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How to Avoid Using Savings to Pay Off Debt

By Kayla McCormack · July 14, 2022 · 5 minute read

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How to Avoid Using Savings to Pay Off Debt

Paying down debt can be an important financial priority, but should you use your savings in order to do so? While it can be tempting to throw your full efforts into paying off debt, maintaining a healthy savings account for emergencies and saving for retirement are also important financial goals.

Continue reading for more information on why it may not always make sense to use savings to pay off debt and ideas and strategies to help you expedite your debt repayment without sacrificing your savings account.

The Case Against Using Savings to Pay Off Debt

Emptying your savings account to pay off debt could cause you to rely on credit cards to cover expenses, which has the potential to create a cycle of debt. Think of it this way — it can be much harder to get yourself out of debt if you keep using credit cards to cover unexpected costs.

Consider creating a plan to pay off high interest debt while maintaining or building your emergency fund. This way, you’ll be better prepared to deal with unexpected expenses — like a trip to the emergency room.

How to Start Paying Off Debt Without Dipping Into Your Savings

First off, if you do not have an established emergency fund, consider crafting a budget that will allow you to build one while you simultaneously focus on paying down debt. The exact size of your emergency fund will depend on your personal expenses and income. A general rule of thumb suggests saving between three and six months worth of living expenses in an emergency savings account. Having this available to you can help you avoid taking on additional debt if you encounter unforeseen expenses.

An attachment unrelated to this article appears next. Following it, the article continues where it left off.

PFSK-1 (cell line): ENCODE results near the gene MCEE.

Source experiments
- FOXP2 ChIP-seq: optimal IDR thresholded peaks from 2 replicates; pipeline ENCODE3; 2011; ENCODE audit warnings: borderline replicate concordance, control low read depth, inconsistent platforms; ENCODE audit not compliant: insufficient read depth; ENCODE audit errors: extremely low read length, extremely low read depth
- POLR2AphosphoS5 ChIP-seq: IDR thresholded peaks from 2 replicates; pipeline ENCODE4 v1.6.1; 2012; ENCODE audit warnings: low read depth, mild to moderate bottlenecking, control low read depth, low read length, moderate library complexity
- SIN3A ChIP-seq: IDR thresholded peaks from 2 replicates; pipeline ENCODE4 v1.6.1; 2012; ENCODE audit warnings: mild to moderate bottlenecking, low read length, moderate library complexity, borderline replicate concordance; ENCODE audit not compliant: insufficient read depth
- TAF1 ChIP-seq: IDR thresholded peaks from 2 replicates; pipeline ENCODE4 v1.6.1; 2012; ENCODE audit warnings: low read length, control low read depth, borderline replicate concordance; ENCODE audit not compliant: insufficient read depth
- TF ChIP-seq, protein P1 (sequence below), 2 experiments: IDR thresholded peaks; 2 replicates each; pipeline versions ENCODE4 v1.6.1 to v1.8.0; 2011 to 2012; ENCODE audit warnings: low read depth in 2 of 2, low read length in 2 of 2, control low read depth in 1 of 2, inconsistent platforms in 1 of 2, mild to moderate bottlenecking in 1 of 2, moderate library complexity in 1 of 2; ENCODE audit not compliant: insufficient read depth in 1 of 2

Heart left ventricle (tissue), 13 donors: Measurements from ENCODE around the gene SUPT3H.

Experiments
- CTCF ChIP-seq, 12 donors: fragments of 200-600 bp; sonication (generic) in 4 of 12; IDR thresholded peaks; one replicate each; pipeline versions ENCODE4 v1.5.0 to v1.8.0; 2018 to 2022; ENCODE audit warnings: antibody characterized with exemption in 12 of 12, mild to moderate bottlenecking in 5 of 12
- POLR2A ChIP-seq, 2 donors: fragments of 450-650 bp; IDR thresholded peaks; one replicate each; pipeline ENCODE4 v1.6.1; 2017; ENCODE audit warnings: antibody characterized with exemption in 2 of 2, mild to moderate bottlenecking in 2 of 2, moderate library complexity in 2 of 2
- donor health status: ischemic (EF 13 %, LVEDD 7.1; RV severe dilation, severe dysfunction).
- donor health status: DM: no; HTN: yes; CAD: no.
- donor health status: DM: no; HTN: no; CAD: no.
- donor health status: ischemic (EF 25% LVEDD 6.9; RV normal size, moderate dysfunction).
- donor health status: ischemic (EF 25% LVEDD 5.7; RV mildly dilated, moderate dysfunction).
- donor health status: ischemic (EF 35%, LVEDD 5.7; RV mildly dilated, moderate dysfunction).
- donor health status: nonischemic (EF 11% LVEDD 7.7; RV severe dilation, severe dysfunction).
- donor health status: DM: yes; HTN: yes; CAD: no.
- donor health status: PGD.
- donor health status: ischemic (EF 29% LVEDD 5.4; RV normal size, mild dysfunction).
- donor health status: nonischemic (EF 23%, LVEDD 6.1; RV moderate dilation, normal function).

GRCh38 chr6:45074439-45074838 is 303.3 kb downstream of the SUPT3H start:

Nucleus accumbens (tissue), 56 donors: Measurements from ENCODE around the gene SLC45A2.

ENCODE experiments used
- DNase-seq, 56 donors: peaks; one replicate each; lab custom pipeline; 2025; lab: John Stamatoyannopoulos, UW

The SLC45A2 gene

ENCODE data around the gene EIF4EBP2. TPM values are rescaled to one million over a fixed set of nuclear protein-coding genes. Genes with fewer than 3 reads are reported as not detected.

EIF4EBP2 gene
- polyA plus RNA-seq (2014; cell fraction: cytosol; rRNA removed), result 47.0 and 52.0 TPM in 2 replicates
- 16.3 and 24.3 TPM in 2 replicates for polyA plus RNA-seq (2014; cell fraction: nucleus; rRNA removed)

Make a Budget

Now’s the time to update or make a budget from scratch. Understanding your spending vs. income is essential to help you pay off your debt and avoid going into further debt. Review all of your expenses and sources of income and figure out how to allocate your income across debt payments, while still allowing you to save for your future.

Establish a Debt Payoff Strategy

Review each of your debts. Make note of the amount owed and interest rates. This is important to create a full picture for how much you owe. Then, pick a debt pay-off strategy that will work for you. Popular debt payoff strategies include:

•   The Snowball Method. For this method, list debts from smallest balance to largest — ignoring the interest rates. While making minimum payments on all debts, all extra payments should go toward the smallest debt. As the debts are paid off, move to the next largest debt until all debts are paid off.

•   The Avalanche Method. Similarly to the snowball method, this debt payoff strategy focuses on paying off debts with high-interest rates first. By focusing extra payments on the highest interest rate debts, this strategy helps minimize the amount of interest you pay, which might save you money in the long term.

•   The Fireball Method. This strategy combines both the Avalanche and Snowball methods. Individuals group their debts into good or bad categories. Good debt is considered debts that help build net worth and generally have an interest rate of 7% or less. While making the minimum payments on all accounts, the Fireball focuses on paying the highest interest loan with the smallest balance first.

Different people may prefer one strategy over another, the key is to select something that works best with your debts, income, and financial personality.

Recommended: Explaining the Snowball Method of Paying Down Debt

Consider Debt Consolidation